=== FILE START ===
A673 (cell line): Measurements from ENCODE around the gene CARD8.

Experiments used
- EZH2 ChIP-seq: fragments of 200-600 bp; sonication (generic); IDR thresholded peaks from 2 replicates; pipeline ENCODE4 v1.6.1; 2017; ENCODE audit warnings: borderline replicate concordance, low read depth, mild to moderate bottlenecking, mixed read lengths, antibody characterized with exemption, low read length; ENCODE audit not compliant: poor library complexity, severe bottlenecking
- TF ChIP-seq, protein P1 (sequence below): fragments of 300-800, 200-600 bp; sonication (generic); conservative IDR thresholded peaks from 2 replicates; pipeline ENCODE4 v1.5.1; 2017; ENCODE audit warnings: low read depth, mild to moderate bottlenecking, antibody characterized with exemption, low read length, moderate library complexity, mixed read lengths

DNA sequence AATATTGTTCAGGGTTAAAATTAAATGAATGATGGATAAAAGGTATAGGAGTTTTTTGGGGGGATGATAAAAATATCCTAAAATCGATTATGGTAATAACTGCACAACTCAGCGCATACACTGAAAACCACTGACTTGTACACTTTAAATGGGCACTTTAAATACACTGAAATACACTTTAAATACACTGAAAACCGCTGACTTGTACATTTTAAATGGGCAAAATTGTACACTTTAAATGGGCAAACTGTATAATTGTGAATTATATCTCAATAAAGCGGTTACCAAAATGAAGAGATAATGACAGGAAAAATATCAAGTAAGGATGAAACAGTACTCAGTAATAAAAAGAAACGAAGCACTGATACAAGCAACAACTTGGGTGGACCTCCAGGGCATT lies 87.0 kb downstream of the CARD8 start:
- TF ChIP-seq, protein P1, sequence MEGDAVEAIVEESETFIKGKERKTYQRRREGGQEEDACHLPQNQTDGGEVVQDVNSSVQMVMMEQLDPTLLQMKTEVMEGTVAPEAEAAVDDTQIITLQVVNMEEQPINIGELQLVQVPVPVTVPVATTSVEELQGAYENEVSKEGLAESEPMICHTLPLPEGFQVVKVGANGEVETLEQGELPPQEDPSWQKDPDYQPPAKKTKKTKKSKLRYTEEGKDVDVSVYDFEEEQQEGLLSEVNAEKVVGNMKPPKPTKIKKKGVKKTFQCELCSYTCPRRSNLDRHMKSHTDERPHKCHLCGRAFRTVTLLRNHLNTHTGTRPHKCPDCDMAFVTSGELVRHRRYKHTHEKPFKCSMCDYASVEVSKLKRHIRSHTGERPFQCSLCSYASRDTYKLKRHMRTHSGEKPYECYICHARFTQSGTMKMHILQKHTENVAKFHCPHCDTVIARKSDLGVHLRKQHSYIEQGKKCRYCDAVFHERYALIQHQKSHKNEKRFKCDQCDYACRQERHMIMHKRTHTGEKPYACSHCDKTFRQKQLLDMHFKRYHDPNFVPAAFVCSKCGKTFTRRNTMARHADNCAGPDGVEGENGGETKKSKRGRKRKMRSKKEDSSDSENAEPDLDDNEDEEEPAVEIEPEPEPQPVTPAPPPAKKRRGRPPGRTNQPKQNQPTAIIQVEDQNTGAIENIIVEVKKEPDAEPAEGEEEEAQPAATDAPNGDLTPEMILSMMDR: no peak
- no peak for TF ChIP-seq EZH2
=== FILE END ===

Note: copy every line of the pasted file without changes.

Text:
A673 (cell line): Measurements from ENCODE around the gene CARD8.

Experiments used
- EZH2 ChIP-seq: fragments of 200-600 bp; sonication (generic); IDR thresholded peaks from 2 replicates; pipeline ENCODE4 v1.6.1; 2017; ENCODE audit warnings: borderline replicate concordance, low read depth, mild to moderate bottlenecking, mixed read lengths, antibody characterized with exemption, low read length; ENCODE audit not compliant: poor library complexity, severe bottlenecking
- TF ChIP-seq, protein P1 (sequence below): fragments of 300-800, 200-600 bp; sonication (generic); conservative IDR thresholded peaks from 2 replicates; pipeline ENCODE4 v1.5.1; 2017; ENCODE audit warnings: low read depth, mild to moderate bottlenecking, antibody characterized with exemption, low read length, moderate library complexity, mixed read lengths

DNA sequence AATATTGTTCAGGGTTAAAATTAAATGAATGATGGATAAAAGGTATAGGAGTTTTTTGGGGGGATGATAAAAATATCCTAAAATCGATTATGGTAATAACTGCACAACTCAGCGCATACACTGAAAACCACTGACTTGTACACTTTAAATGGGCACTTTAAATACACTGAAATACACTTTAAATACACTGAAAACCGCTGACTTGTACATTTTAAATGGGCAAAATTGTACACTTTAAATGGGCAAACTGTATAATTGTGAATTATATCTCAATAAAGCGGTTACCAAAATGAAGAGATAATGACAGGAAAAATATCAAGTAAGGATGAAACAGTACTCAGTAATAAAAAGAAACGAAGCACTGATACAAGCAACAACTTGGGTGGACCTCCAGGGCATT lies 87.0 kb downstream of the CARD8 start:
- TF ChIP-seq, protein P1, sequence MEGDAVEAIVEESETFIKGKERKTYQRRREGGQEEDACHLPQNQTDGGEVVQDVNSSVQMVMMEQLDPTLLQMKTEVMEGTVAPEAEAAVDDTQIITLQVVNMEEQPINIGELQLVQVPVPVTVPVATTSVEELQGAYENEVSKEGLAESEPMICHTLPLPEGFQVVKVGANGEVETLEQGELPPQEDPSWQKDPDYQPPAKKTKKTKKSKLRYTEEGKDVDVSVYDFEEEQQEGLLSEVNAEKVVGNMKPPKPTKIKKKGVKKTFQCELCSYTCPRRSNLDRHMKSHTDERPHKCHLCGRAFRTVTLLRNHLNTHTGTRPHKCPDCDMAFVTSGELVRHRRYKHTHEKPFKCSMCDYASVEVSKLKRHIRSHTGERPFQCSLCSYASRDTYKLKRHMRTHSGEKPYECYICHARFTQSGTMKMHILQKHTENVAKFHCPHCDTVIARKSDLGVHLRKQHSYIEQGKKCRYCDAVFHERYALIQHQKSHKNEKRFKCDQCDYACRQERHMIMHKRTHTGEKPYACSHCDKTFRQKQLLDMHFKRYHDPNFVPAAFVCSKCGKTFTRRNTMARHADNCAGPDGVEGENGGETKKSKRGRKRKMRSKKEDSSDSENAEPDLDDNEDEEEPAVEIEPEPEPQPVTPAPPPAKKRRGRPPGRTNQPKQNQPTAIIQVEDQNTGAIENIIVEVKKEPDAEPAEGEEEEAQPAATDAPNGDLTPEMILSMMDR: no peak
- no peak for TF ChIP-seq EZH2